When I was growing up, the big scary story of the time, along with mutually assured nuclear destruction, was the breakdown in the atmosphere’s ozone layer. I remember clearly how this story broke across the news channels: there was a rainbow-coloured NASA image looking down at the earth’s southern axis and over Antarctica hovered a dark, violet hole threatening to get larger and larger. My child brain broke the information down into bite-size chunks. There’s a hole in the atmosphere. It’s getting bigger, and we’re all going to die.
To be fair to my younger self, I think this is how most people took this news. Crucially, so did our world leaders who reacted with swift and decisive action to phase out the use of chlorofluorocarbons or CFCs – the smoking gun in the ozone-hole story.
It’s a complex piece of science (and we may not be out of the woods just yet) but a direct result of that decision is that, in less than 25 years, atmospheric CFCs levels have fallen and there are signs that the ozone layer is healing.
For me, this story is a bright beacon on the horizon as one global threat gives over to the next planet-sized problem of modern times — climate change – and solving it is going to take something greater than the power of human thought, and that’s the power of nature.
Nature is our greatest ally in this climate emergency
Rewilding is a process where ecosystems are restored to the point that they manage themselves. One lucky spin-off of regenerating healthy, naturally functioning ecosystems is that it can help reduce atmospheric carbon dioxide. Habitats like woodland, wetland, peatland and even marine environments like sea grass meadows all absorb carbon dioxide from the atmosphere, locking it away in living tissue and sediment.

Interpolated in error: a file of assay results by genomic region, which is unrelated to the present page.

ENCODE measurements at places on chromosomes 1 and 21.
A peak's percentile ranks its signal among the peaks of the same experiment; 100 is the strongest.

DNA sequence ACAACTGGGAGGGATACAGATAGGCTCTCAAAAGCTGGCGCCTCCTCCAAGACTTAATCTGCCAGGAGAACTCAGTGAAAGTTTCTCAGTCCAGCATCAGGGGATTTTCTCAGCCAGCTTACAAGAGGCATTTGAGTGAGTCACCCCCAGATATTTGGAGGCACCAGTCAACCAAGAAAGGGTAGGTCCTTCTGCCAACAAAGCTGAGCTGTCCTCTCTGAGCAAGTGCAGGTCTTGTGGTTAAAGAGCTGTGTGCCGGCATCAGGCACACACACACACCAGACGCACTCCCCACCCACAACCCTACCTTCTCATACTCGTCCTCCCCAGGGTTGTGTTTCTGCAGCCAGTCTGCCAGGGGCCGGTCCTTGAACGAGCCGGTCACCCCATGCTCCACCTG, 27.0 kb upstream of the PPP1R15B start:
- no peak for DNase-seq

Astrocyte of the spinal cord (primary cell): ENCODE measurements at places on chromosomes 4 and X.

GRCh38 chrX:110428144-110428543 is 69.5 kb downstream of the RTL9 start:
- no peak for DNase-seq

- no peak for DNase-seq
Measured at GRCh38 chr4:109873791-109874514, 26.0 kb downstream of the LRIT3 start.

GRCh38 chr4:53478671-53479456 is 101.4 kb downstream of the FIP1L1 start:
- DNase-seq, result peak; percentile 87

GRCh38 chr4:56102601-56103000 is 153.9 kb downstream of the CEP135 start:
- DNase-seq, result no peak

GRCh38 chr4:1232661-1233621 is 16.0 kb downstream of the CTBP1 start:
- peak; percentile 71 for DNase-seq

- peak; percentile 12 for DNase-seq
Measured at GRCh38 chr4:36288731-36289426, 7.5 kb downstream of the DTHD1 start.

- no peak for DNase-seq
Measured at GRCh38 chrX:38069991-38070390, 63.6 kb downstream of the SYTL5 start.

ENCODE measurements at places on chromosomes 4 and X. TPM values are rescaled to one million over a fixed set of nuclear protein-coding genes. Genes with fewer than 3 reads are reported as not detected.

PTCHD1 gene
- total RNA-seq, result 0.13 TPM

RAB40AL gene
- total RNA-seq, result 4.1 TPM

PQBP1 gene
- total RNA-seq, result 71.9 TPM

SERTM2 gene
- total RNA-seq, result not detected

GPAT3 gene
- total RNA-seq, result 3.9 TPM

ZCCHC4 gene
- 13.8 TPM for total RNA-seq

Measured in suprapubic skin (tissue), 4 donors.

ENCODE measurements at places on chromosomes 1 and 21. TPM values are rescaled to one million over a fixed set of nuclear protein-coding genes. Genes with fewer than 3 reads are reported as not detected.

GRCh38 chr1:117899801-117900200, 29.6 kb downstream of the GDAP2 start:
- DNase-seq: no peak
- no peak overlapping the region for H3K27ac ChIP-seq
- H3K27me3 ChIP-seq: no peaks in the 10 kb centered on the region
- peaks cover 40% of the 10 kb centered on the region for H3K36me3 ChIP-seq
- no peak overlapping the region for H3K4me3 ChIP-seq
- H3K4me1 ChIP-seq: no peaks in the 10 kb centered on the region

Rewilding isn’t just about striking a deal with nature to help balance the carbon exchange equation, it could also help slow down extinction rates. Think of it as a two-for-the-price-of-one solution to restoring nature’s own built-in resilience to ride out the blips and spikes of a changing climate by enriching the diversity of life.
We’ve saved the world once, we can do it again
As the global response to the hole in the ozone has shown, change can happen and it can happen fast, but the key ingredient is political will and resolve to act and recognise that nature is our biggest ally in the race against climate breakdown.
Rewilding has already returned some of the most heavily worked landscapes into thriving, healthy habitats underpinned by the recovery of once rare and keystone species. What we’ve seen in these tiny pockets of hope is, give nature an inch, and she’ll take a mile. And thank you-know-what for that.
Gillian Burke is a biologist, writer and TV presenter.
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